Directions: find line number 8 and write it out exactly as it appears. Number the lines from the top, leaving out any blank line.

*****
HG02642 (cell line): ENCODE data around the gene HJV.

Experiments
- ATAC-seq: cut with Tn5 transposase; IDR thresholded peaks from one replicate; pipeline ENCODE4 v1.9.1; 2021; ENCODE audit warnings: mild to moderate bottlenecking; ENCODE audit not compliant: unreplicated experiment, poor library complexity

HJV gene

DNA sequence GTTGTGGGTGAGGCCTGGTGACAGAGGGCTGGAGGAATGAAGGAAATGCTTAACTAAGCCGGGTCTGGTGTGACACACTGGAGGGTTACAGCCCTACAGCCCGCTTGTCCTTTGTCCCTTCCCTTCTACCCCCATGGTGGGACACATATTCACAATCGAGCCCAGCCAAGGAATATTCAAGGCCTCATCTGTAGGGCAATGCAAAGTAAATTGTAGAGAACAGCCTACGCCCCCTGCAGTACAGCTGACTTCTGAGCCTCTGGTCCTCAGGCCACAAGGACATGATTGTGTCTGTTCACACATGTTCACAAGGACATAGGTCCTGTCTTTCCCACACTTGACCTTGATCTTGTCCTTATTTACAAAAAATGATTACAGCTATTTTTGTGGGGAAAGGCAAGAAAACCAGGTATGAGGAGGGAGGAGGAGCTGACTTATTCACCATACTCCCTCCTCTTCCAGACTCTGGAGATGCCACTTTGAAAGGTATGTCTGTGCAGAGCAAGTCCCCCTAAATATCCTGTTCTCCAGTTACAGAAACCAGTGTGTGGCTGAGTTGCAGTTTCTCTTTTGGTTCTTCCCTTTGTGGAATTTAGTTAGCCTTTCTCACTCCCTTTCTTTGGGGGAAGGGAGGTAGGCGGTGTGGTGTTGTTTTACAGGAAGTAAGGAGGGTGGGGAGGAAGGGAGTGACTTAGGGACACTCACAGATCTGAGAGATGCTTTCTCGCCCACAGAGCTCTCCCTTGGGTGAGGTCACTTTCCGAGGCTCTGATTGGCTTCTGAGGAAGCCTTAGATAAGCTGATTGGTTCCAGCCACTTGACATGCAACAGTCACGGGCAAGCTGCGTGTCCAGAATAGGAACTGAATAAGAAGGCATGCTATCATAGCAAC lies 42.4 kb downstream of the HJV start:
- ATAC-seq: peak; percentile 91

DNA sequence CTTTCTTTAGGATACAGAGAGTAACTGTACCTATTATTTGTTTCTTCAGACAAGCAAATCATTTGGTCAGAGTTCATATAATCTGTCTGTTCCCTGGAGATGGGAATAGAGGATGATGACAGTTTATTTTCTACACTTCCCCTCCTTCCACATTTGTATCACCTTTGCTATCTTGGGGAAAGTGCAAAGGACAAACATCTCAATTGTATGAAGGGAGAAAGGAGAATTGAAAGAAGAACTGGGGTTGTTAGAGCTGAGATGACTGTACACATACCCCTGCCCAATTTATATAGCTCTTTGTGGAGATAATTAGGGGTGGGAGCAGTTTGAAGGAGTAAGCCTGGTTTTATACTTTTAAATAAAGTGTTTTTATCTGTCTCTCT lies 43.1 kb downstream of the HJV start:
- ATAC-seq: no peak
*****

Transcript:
- ATAC-seq: no peak